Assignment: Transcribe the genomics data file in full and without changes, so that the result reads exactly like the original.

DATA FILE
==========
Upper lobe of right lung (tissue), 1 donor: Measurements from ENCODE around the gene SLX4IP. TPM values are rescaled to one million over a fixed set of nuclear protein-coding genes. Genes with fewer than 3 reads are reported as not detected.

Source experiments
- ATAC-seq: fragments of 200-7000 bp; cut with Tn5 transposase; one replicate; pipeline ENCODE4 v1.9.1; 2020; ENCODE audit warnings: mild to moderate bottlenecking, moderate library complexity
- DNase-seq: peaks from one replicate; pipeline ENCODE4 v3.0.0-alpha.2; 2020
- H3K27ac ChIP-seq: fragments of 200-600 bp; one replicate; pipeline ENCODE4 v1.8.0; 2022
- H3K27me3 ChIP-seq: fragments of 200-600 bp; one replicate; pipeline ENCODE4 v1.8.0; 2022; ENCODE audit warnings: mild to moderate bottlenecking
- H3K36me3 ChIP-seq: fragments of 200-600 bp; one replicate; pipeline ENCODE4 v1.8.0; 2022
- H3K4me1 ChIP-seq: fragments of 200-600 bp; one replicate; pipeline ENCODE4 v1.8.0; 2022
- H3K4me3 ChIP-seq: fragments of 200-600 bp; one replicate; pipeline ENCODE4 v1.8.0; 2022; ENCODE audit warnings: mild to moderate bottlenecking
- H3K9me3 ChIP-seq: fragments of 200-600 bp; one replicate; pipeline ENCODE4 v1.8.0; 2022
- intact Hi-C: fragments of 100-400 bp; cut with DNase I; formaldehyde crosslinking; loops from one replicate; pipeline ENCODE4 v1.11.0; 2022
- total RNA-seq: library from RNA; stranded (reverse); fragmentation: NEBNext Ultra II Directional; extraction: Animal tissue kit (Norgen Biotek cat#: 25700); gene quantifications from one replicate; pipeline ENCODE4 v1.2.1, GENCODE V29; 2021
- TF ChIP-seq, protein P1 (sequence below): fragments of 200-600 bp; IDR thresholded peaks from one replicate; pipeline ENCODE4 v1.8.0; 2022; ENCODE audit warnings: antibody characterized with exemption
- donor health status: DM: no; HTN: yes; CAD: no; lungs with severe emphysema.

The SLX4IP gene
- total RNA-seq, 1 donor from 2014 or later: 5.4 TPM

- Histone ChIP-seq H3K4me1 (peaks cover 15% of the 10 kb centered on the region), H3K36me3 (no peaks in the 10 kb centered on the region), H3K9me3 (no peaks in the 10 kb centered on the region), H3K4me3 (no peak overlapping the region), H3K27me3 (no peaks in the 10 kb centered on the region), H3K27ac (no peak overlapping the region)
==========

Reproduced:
Upper lobe of right lung (tissue), 1 donor: Measurements from ENCODE around the gene SLX4IP. TPM values are rescaled to one million over a fixed set of nuclear protein-coding genes. Genes with fewer than 3 reads are reported as not detected.

Source experiments
- ATAC-seq: fragments of 200-7000 bp; cut with Tn5 transposase; one replicate; pipeline ENCODE4 v1.9.1; 2020; ENCODE audit warnings: mild to moderate bottlenecking, moderate library complexity
- DNase-seq: peaks from one replicate; pipeline ENCODE4 v3.0.0-alpha.2; 2020
- H3K27ac ChIP-seq: fragments of 200-600 bp; one replicate; pipeline ENCODE4 v1.8.0; 2022
- H3K27me3 ChIP-seq: fragments of 200-600 bp; one replicate; pipeline ENCODE4 v1.8.0; 2022; ENCODE audit warnings: mild to moderate bottlenecking
- H3K36me3 ChIP-seq: fragments of 200-600 bp; one replicate; pipeline ENCODE4 v1.8.0; 2022
- H3K4me1 ChIP-seq: fragments of 200-600 bp; one replicate; pipeline ENCODE4 v1.8.0; 2022
- H3K4me3 ChIP-seq: fragments of 200-600 bp; one replicate; pipeline ENCODE4 v1.8.0; 2022; ENCODE audit warnings: mild to moderate bottlenecking
- H3K9me3 ChIP-seq: fragments of 200-600 bp; one replicate; pipeline ENCODE4 v1.8.0; 2022
- intact Hi-C: fragments of 100-400 bp; cut with DNase I; formaldehyde crosslinking; loops from one replicate; pipeline ENCODE4 v1.11.0; 2022
- total RNA-seq: library from RNA; stranded (reverse); fragmentation: NEBNext Ultra II Directional; extraction: Animal tissue kit (Norgen Biotek cat#: 25700); gene quantifications from one replicate; pipeline ENCODE4 v1.2.1, GENCODE V29; 2021
- TF ChIP-seq, protein P1 (sequence below): fragments of 200-600 bp; IDR thresholded peaks from one replicate; pipeline ENCODE4 v1.8.0; 2022; ENCODE audit warnings: antibody characterized with exemption
- donor health status: DM: no; HTN: yes; CAD: no; lungs with severe emphysema.

The SLX4IP gene
- total RNA-seq, 1 donor from 2014 or later: 5.4 TPM

- Histone ChIP-seq H3K4me1 (peaks cover 15% of the 10 kb centered on the region), H3K36me3 (no peaks in the 10 kb centered on the region), H3K9me3 (no peaks in the 10 kb centered on the region), H3K4me3 (no peak overlapping the region), H3K27me3 (no peaks in the 10 kb centered on the region), H3K27ac (no peak overlapping the region)